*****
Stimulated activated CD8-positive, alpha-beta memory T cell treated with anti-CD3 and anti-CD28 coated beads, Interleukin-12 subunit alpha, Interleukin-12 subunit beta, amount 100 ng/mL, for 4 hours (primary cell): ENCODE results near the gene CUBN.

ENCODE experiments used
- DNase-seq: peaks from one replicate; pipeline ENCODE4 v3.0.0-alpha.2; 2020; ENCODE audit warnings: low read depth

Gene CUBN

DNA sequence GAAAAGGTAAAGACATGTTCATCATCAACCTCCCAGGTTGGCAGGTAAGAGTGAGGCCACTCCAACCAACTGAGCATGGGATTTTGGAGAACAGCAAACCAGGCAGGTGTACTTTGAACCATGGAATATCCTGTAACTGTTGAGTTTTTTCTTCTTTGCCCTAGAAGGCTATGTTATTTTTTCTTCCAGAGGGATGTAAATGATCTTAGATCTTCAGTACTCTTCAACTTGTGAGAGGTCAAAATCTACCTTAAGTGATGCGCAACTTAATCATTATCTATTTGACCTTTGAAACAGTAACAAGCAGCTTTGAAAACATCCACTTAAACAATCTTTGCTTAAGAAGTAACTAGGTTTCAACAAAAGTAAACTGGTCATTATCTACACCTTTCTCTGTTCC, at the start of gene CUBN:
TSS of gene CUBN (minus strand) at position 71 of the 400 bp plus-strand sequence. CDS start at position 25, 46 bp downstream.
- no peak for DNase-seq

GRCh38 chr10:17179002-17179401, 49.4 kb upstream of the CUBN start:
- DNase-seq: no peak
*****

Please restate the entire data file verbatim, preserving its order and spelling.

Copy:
Stimulated activated CD8-positive, alpha-beta memory T cell treated with anti-CD3 and anti-CD28 coated beads, Interleukin-12 subunit alpha, Interleukin-12 subunit beta, amount 100 ng/mL, for 4 hours (primary cell): ENCODE results near the gene CUBN.

ENCODE experiments used
- DNase-seq: peaks from one replicate; pipeline ENCODE4 v3.0.0-alpha.2; 2020; ENCODE audit warnings: low read depth

Gene CUBN

DNA sequence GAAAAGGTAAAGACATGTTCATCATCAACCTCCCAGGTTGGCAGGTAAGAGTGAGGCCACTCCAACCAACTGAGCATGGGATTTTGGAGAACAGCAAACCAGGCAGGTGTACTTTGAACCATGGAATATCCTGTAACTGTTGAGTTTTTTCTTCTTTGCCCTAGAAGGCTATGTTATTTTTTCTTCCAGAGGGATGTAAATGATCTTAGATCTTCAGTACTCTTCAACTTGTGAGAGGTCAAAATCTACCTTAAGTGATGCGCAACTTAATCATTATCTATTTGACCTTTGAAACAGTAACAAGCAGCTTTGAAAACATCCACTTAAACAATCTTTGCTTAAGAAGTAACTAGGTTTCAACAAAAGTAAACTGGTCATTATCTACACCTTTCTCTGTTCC, at the start of gene CUBN:
TSS of gene CUBN (minus strand) at position 71 of the 400 bp plus-strand sequence. CDS start at position 25, 46 bp downstream.
- no peak for DNase-seq

GRCh38 chr10:17179002-17179401, 49.4 kb upstream of the CUBN start:
- DNase-seq: no peak